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Kirk votes to allow parishes to opt out over gay ministers

24 May 2013

PA

Vote: members of the General Assembly at the debate on Monday

Vote: members of the General Assembly at the debate on Monday

LAWYERS for the Church of Scotland are to draw up plans to allow individual parishes to opt out of the Kirk's traditional position on sexuality, and to appoint gay and lesbian ministers, after a vote at the General Assembly on Monday.

A report from a Kirk theological commission proposed two options: one affirming the Church's traditional position; and another that would have legitimised the acceptance of homosexual ministers as the norm, while allowing particular presbyteries to opt out.

Instead, after a full day of debate and questions on Monday, the General Assembly voted for a third option, proposed by the outgoing Moderator, the Very Revd Albert Bogle. The motion, approved by 340 to 282, said that the Kirk affirmed "the Church's historic and current doctrine and practice in relation to human sexuality; none the less permit those Kirk sessions who wish to depart from that doctrine and practice to do so".

A note accompanying the motion said that the decision "would not require the Church to abandon its traditional position, but . . . would allow ministers and deacons who are in civil partnerships to be selected for training and to be . . . ordained/inducted into a charge" if the relevant "Kirk session had decided to depart from the Church's traditional position".

Draft legislation will now be prepared and forwarded to presbyteries. They will be balloted on the move, before it returns to the General Assembly for a final vote.

The new Moderator of the General Assembly, the Rt Revd Linda Hood, described the decision as "a massive vote for the peace and unity of the Church". It was, she said, "a major breakthrough . . . but we are conscious that some people remain pained, anxious, worried, and hurt."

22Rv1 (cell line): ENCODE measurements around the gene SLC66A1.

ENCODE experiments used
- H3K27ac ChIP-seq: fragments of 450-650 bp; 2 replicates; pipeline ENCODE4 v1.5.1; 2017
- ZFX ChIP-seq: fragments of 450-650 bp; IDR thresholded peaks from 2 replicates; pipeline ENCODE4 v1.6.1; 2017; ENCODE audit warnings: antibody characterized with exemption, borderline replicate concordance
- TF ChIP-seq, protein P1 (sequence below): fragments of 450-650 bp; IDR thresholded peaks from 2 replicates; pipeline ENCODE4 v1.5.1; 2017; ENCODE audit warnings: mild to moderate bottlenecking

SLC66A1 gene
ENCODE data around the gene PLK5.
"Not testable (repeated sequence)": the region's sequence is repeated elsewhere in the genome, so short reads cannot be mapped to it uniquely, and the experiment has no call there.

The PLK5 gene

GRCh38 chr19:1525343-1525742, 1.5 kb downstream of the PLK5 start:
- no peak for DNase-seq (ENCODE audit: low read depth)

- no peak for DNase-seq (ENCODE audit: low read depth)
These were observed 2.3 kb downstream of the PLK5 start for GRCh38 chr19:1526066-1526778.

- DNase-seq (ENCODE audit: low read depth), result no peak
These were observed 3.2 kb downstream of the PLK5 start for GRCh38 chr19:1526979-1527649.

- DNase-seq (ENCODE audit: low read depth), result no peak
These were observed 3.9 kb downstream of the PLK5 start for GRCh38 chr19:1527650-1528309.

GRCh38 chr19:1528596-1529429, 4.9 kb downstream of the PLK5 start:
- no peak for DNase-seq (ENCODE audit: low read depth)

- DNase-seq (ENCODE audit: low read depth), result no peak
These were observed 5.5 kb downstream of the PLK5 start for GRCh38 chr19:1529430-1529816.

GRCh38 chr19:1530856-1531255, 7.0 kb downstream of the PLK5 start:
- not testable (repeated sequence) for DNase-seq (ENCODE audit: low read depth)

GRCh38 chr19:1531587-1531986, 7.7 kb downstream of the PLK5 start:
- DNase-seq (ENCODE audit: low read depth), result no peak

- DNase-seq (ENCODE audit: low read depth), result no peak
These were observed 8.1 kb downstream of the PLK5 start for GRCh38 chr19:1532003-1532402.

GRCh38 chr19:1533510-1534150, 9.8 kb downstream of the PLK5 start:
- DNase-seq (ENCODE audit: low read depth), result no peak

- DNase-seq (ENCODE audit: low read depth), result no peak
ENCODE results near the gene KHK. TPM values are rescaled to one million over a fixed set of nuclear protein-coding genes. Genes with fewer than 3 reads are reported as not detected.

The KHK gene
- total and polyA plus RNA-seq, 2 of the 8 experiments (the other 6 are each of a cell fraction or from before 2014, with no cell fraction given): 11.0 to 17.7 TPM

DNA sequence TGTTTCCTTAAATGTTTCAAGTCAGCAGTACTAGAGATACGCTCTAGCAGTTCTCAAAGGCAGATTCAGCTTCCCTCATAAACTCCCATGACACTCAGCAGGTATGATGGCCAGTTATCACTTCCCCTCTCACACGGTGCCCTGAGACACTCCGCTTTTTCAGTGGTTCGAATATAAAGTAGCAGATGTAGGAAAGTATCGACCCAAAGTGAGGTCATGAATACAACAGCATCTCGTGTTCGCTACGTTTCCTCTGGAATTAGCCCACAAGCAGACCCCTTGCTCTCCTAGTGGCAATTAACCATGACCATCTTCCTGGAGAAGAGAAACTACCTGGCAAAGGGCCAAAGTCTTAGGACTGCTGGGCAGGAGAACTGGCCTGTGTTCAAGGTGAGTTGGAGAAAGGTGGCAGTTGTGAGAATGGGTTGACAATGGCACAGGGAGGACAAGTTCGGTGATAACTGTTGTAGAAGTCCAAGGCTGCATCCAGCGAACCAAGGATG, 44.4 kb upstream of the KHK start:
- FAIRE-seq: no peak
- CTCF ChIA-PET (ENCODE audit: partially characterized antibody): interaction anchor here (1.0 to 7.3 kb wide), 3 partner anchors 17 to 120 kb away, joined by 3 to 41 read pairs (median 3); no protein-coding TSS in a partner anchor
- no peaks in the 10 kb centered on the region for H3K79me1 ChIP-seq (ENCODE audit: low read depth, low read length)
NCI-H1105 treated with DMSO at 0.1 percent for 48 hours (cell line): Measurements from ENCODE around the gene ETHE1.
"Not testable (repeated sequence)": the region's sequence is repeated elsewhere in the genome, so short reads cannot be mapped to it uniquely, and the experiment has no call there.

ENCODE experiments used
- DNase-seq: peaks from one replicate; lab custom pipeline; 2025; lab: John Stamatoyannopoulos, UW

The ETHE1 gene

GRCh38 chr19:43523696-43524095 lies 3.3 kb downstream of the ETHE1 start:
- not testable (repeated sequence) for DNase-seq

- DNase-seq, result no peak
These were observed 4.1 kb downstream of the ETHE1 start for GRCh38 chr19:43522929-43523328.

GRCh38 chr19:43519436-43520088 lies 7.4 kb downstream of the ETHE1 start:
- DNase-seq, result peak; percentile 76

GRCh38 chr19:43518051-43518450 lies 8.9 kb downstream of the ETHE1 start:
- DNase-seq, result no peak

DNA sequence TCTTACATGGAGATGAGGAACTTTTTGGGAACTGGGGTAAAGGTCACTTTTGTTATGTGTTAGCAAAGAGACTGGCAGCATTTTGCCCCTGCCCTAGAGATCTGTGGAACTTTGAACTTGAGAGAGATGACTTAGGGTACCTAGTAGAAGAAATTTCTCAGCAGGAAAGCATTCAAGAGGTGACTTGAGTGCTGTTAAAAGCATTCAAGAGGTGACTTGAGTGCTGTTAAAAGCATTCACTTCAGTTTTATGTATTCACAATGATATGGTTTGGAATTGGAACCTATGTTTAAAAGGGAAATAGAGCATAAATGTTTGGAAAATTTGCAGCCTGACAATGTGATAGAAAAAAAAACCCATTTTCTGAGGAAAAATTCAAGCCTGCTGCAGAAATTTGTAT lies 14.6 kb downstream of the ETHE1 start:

The vote follows the decision to appoint the Revd Scott Rennie, an openly gay man, to a parish in Aberdeen in 2009. In response, the General Assembly ratified his appointment, but put a moratorium on other gay ministers until a specially convened theological commission could report. It was the report of this commission that the General Convention debated this week.

Evangelical parishioners have already left the Kirk over the issue at St George's, Tron, in Glasgow ( News, 14 December); and Gilcomston South, in Aberdeen. Earlier this year, the Herald newspaper, citing a Kirk investigation, said that more than a dozen congregations, and 20 per cent of Kirk Session members would consider it "obligatory to leave the Church" over the issue, with a potential loss of more than 100,000 churchgoers.

The national director of the Evangelical Alliance in Scotland, the Revd Fred Drummond, a Church of Scotland minister, said after the debate: "I was glad to see the sense of grace in the debate held yesterday, and also that the traditional view on these matters has not been abandoned.

"These are deeply sensitive issues, and, while the Evangelical Alliance does not support the ordination of practising homosexual ministers, I was glad the discussions were respectful and gracious in tone. . .

"We believe that in scripture is the life-transforming gospel of Jesus Christ, and so we cannot support any decision that denies the importance of scripture on any matter. We will continue to argue for this in the Church of Scotland and else- where, and will wait to see what happens in the Church in the year to come. . .

"I hope that the Church can now move on to rediscover both its passion for the gospel, and its passion to transform the communities we are called to serve in Scotland."

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